Wednesday, June 22, 2011

Looking at other Artists

As I start this course there are a number of best practices that I want to adopt to help me to develop as a photographer and as an artist.  I separate photography and art here deliberately, but understand that they cannot be treated independently.  When I think about photography in this context, I think about handling skills, developing an eye, understanding light, and even mastering the technological workflow.  When I think about art, it is about the intent of my photographic work, its relationship to society, how it fits into the canon of previous photographers, and where it sits relative to existing artistic mores.
In the courses I have so far completed I have tended to focus more upon the photography, adding artistic context whenever I can.  As I advance through the degree it is clear to me that I must start to place artistic context much higher in my priorities.  I still have very much to learn on the technical side, however, focus must shift towards a deepening understanding of the art of photography. 
To this end it is my intent to study  the work of other photographic artists and try to disseminate what their work means to me in this blog.  To date I have read fairly extensively on the subject of photographic theory and practice, particularly around the historical and cultural underpinnings of photography.  This has provided a good groundwork and one that I need to continue to develop, however, I feel I need to spend far more time and effort in studying individuals or movements, particularly contemporary ones.
Fortunately I love to collect photobooks, by far the best way to gain access to other artists work, even though some can be quite expensive, it is a worthwhile investment.  Typically they are well printed and present the artists work in an order and format that they themselves have defined.  Furthermore most well produced books have an introductory essay deepening the information provided. My alternative sources are the web, photo magazines and galleries.  The web is not a bad source, but frequently an artists work is present in limited form, both in size and scope.  I have subscribed to both the British Journal of Photography and Aperture, and find these to be an excellent introduction to an artists work, but only very superficially per issue.  Finally I will try to get to more galleries, although here in Munich I have not been overwhelmed by photographic exhibitions.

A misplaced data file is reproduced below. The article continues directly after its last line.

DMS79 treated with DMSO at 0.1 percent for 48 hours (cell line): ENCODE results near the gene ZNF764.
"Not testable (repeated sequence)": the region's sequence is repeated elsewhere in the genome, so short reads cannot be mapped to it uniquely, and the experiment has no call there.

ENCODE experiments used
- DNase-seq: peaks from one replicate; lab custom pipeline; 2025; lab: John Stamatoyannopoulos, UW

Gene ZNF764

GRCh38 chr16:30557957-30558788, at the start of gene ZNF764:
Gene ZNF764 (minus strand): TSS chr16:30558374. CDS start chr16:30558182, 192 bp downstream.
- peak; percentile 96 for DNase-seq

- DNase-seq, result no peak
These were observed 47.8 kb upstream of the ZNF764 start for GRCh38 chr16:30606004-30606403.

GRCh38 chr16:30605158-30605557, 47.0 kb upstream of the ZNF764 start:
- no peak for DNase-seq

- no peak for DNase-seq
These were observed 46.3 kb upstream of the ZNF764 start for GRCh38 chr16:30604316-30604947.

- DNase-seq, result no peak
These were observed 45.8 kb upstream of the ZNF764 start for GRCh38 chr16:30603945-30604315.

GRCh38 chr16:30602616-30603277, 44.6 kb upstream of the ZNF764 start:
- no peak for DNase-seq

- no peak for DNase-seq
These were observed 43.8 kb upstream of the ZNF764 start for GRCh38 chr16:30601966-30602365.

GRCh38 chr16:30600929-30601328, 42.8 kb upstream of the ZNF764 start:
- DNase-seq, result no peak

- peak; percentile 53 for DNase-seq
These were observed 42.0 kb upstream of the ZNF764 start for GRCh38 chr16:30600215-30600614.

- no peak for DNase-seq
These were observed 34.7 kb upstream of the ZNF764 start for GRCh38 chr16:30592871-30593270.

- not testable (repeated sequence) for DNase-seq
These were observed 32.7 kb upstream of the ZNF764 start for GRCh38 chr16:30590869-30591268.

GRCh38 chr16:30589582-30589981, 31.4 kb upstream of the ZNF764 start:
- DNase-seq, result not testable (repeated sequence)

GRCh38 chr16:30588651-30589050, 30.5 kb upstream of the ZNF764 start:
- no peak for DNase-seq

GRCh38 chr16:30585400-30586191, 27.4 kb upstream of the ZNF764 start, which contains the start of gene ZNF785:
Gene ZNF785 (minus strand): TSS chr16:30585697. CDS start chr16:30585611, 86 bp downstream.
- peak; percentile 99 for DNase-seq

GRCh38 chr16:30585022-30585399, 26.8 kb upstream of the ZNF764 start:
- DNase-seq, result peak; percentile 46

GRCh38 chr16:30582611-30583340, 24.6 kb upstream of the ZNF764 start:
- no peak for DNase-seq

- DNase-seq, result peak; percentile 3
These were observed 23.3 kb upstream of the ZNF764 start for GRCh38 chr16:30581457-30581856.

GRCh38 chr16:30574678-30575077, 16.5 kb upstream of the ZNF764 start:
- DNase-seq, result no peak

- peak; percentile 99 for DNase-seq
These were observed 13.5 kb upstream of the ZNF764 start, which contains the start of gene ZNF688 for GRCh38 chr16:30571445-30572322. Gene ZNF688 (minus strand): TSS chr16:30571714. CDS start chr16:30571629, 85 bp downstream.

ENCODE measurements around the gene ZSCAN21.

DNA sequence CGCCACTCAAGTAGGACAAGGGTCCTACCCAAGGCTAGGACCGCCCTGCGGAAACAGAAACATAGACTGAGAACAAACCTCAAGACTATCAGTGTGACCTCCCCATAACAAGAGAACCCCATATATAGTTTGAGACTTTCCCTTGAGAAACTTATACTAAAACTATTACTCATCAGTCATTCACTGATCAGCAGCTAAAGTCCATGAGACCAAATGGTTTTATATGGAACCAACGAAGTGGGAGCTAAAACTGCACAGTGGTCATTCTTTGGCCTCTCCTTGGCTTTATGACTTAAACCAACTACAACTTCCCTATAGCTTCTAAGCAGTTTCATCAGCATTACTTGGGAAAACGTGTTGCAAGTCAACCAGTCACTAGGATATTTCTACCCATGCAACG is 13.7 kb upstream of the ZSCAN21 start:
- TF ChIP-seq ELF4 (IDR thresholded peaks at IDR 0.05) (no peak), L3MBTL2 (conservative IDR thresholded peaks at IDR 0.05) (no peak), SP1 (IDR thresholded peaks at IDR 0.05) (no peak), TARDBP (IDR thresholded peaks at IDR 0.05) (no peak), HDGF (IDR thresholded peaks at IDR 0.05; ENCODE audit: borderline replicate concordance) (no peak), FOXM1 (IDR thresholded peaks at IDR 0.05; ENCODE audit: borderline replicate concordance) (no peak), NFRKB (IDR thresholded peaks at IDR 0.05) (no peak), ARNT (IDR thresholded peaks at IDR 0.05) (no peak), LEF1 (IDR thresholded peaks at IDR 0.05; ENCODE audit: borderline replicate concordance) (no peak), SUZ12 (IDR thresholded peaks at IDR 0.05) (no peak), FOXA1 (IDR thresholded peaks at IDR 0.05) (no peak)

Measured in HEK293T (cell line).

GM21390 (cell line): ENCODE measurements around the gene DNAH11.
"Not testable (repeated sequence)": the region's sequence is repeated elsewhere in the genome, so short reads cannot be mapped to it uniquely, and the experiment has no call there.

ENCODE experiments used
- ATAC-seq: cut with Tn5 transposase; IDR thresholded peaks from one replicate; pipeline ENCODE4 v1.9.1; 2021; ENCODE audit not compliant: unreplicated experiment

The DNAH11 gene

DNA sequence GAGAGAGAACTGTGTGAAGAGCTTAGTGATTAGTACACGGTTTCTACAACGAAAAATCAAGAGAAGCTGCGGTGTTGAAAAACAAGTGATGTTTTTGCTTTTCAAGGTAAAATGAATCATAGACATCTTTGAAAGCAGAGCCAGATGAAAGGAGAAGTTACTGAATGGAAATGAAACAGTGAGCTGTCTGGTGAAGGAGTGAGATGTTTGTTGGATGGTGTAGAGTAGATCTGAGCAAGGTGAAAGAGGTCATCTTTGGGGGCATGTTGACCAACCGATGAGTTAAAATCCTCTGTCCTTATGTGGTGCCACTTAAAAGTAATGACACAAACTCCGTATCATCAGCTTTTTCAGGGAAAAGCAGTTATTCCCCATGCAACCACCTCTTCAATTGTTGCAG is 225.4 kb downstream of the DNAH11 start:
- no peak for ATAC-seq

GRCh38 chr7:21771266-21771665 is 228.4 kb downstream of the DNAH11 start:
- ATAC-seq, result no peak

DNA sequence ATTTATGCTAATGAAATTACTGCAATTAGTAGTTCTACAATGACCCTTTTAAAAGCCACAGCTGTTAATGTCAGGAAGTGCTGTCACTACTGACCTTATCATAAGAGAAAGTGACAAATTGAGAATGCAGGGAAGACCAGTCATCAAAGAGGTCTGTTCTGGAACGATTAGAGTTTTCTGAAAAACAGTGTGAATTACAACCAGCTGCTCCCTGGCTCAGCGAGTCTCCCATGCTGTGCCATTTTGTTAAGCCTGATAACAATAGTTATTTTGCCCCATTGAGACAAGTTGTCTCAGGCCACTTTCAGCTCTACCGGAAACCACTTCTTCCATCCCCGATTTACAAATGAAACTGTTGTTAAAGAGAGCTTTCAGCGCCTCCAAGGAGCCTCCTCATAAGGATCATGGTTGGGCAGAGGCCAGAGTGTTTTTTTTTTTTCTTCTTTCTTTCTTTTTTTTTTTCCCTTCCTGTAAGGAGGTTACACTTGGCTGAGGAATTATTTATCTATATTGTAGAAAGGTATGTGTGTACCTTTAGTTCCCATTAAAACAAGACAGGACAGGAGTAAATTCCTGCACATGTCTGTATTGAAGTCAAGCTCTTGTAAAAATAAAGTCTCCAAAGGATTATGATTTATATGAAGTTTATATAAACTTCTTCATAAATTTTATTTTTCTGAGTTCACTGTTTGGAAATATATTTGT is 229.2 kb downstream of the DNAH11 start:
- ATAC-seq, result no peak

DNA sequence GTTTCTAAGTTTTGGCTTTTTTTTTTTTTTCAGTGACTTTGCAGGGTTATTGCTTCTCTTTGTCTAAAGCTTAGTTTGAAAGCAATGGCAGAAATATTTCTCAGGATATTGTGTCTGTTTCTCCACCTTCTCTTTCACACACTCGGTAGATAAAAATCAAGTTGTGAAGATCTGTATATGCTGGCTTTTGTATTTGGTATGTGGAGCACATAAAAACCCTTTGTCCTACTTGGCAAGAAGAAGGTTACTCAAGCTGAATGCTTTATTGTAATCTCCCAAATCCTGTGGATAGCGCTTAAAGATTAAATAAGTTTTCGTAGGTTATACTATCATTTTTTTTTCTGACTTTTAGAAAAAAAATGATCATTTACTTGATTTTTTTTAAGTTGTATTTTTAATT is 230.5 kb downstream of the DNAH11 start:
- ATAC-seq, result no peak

Although, in town at present, are two exhibitions, the first in the city museum presents photographs by Bernd and Hilla Becher, a couple very high on my list of artists, so am hoping to head off to this in the next day or two.  The other exhibition at the Villa Stuck, overviews many different photographers work, including Cindy Sherman, Nan Goldin, to name a few that I will be very interested to see actually on the wall.

Supplementing this I need to spend more time looking at the historical development of landscape art through painters and sculptors, Munichs excellent art collections will help.
Finally I appreciate that there are far more photographic artists in the world than I could possibly have time to study and so I need some focus.  I have obtained several of the recommended course books and some of these provide a good overview of the genre of Landscape so will be reading these in due course.  I also have a number of books featuring the work of well established even historical names in photography, such as Ansel Adams, Alfred Stieglitz, Edward Weston, Don McCullin, Robert Adams, Fay Godwin, to name a few.  To these I have added a number of photographers, who might also be refered to as street or social documentarians, Stephen Shore, Joel Meyerowitz, Lee Friedlander, and William Eggleston, all of whose work contains a substantial sense of place, otherwise known as landscape. 
However, my greatest personal interest is in the work of German photographers, particularly those who studied under Bernd and Hilla Becher at the Düsseldorf School of Photography; Andreas Gursky, Thomas Struth, Candida Höfer, and Thomas Ruff, plus others such as Michael Wolf and Peter Schlör.  I live in Germany and experience the same landscape as these artists as well as being exposed to similar influences or even constraints in a country noticeably wary of any form of surveillance.  I feel closer to these artists, perhaps by location, but principally their work strikes a chord with me.  Perhaps it is the frequently technical subject matter or the strong use of symmetry I see, coupled with a certain rejection of romantic themes in the landscapes they image.
In any case, I plan to spend much more time looking at and thinking about other artists work and then developing these influences in my own.  Let’s see where this takes me over the next year.

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